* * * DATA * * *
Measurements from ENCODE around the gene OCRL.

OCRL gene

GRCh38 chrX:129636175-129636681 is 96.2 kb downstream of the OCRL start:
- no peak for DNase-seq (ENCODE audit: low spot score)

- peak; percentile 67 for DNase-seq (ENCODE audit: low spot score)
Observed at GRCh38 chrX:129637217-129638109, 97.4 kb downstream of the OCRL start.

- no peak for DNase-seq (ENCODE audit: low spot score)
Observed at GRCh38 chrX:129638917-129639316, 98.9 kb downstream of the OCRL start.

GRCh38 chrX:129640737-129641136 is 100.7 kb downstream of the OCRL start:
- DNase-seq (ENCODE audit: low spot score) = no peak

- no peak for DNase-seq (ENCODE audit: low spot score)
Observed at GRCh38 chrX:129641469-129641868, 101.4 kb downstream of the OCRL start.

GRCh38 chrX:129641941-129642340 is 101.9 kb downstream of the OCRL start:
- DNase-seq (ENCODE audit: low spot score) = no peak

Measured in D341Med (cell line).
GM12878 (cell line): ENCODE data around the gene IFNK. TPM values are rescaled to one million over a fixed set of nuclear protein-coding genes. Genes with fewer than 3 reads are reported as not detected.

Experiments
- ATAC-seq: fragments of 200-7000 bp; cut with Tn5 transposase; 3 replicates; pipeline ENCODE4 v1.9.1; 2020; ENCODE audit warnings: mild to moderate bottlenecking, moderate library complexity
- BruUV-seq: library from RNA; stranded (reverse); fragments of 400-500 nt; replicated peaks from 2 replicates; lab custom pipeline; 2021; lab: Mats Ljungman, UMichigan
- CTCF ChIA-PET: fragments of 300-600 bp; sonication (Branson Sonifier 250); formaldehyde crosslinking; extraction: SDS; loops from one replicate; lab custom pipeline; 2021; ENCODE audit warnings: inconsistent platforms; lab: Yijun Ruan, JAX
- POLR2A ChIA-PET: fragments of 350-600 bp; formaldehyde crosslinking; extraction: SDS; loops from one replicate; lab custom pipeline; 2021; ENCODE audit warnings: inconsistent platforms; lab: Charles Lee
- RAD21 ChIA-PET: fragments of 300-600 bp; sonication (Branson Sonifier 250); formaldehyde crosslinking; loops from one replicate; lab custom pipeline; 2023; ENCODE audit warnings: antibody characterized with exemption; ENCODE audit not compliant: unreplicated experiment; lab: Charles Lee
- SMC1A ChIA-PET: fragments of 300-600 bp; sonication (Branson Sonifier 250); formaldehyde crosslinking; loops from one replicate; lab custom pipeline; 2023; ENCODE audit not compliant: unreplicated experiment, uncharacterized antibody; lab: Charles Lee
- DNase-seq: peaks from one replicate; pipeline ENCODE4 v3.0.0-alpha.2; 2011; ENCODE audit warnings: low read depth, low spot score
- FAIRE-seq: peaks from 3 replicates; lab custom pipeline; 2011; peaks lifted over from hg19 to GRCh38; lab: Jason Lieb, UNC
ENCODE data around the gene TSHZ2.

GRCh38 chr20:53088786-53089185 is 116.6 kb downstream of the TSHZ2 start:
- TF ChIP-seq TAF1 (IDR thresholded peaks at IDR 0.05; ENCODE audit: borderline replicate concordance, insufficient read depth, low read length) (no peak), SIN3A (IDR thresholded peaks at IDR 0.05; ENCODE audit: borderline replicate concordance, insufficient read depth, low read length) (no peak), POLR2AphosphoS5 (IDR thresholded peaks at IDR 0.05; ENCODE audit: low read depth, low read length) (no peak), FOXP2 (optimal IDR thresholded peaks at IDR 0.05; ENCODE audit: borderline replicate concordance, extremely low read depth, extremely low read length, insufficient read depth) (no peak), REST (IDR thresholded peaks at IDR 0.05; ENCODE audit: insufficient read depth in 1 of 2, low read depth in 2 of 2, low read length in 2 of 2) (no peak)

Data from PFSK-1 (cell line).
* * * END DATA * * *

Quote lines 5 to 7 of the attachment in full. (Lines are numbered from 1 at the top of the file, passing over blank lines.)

- peak; percentile 67 for DNase-seq (ENCODE audit: low spot score)
Observed at GRCh38 chrX:129637217-129638109, 97.4 kb downstream of the OCRL start.

- no peak for DNase-seq (ENCODE audit: low spot score)